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American Ginseng

GRIPP American Ginseng Panax quinquefolius

Species name

Panax quinquefolius L.

Conservation Status in Canada

According to the Committee on the Status of Endangered Wildlife in Canada (COSEWIC), this species was listed as threatened in 1988, in 1999 and 2000 the species was listed as endangered. It is also listed as schedule 1 and threatened under the Species At Risk Act (SARA).

Distribution and Habitat

In Canada American Ginseng can be found growing in southwestern Quebec and southern Ontario. While the species is considered to be quite sparse in most of its range, high concentrations have been observed in certain parts along the Niagara Escarpment and eastern edge of the Precambrian shield in Ontario, as well as in Monteregian, south Montreal. In the United States, American ginseng can be found in eastern parts and as far West as Minnesota, moving south to Louisiana and Georgia.

Why This Species Matters

American ginseng is a highly valued medicinal crop around the world, most notably for its use to treat the common cold. Although harvesting and export of wild American Ginseng is not permitted in both Ontario and Quebec, illegal harvesting of roots has been observed for at least 50% and 15% of populations respectively.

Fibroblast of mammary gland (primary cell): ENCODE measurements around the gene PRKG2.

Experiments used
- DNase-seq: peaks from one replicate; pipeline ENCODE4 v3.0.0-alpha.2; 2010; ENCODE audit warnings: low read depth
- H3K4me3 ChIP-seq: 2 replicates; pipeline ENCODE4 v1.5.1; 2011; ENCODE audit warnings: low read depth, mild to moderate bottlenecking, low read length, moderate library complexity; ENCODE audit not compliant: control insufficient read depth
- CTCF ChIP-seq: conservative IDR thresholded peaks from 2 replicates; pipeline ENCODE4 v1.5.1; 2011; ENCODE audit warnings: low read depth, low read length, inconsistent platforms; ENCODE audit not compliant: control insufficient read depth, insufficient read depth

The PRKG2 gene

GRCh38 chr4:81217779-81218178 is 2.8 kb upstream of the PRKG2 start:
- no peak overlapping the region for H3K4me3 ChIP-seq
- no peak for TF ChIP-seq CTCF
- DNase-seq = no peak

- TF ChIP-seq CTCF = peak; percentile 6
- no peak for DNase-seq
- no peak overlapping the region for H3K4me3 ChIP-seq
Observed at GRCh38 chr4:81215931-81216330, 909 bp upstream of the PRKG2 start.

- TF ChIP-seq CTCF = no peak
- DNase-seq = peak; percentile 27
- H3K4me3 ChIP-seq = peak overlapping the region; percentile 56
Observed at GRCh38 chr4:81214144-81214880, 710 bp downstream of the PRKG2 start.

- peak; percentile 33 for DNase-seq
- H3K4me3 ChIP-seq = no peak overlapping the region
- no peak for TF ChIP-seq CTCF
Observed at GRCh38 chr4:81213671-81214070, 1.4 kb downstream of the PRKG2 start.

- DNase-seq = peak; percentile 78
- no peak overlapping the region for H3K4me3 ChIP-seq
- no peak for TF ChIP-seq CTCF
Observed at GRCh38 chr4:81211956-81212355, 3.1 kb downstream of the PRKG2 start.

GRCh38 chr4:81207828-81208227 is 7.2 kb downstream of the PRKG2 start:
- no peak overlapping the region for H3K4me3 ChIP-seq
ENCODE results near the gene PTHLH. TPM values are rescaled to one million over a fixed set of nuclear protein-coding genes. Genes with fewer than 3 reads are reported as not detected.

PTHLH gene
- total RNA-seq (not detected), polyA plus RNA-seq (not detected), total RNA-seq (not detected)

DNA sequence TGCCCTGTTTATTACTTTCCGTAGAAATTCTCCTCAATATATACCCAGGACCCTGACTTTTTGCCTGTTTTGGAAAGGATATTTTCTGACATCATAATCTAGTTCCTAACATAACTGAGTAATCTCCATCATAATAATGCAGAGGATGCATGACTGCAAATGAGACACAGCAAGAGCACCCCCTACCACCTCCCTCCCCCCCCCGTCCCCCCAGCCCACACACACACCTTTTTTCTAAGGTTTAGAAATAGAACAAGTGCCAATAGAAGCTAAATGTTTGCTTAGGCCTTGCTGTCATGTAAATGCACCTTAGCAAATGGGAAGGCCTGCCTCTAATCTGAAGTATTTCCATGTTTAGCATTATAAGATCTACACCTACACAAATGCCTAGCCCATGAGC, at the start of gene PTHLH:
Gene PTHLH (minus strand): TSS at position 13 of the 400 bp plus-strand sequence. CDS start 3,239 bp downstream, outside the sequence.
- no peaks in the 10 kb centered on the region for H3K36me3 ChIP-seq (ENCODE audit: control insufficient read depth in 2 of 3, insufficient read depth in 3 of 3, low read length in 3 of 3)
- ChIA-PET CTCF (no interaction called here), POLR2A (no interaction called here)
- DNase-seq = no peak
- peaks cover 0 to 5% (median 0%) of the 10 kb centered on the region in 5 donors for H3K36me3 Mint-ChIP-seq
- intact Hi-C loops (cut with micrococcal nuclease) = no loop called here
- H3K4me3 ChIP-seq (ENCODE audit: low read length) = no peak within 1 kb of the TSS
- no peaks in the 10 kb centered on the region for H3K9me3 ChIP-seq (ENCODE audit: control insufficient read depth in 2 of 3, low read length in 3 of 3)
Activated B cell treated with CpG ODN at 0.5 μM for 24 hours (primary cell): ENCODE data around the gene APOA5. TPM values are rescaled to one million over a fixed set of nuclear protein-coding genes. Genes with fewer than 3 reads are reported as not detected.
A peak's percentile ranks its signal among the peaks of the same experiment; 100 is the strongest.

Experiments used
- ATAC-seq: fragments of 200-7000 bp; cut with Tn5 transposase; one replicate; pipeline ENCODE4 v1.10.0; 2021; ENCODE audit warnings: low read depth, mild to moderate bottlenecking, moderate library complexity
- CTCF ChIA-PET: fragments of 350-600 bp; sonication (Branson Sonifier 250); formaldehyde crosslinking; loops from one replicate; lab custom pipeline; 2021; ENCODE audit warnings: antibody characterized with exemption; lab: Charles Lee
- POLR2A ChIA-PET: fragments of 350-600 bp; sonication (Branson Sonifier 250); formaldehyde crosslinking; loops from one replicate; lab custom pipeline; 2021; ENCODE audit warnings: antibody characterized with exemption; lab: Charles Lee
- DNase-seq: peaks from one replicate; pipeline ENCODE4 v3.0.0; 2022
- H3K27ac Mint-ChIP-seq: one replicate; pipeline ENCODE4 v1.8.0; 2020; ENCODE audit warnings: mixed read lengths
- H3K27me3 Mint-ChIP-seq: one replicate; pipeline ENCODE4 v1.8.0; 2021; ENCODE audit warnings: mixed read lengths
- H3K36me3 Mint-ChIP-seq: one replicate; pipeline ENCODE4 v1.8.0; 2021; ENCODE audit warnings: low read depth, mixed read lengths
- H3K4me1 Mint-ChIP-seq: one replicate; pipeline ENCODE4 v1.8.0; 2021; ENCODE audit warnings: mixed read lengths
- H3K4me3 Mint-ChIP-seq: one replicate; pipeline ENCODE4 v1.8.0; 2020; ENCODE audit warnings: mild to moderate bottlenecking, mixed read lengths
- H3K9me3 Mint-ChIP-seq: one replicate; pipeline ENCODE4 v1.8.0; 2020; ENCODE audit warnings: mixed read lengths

• Wild-harvesting
  • Habitat loss due to industrial, urban and agricultural expansion
  • Invasive species
  • Herbivory and disease
What is GRIPP doing?

Protocols to effectively cryopreserve and propagate plants in vitro have recently been developed by GRIPP researchers. Plans are now underway to redistribute plants back into their native range.

  1. Uchendu EE, Brown DCW, Saxena PK. (2011). Cryopreservation of Panax quinquefolius. Cryo Letters. 32:463-472.
  2. Uchendu EE, Paliyath G, Brown DCW, Saxena PK. (2011). In vitro propagation of North American ginseng (Panax quinquefolius L.). In Vitro Cell Dev. Biol.-Plant. 47: 710-718.
  3. Wang X, Proctor JTA, Kakuda Y, KrishnaRaj S, Saxena PK. (1999). Ginsenosides in American Ginseng: Comparison of in vitro derived and field-grown plant tissues. Journal of Herbs, Spices and Medicinal Plants 6(3):1-10.
  4. Wang X, Proctor JTA, KrishnaRaj S, Saxena PK, Sullivan JA. (1999). Rapid somatic embryogenesis and plant regeneration in American Ginseng: Effects of auxins and explants. Journal of Ginseng Research 23(2):1-16.
Read a full report on the conservation status of this species.
Read a full report on the recovery strategy for this species.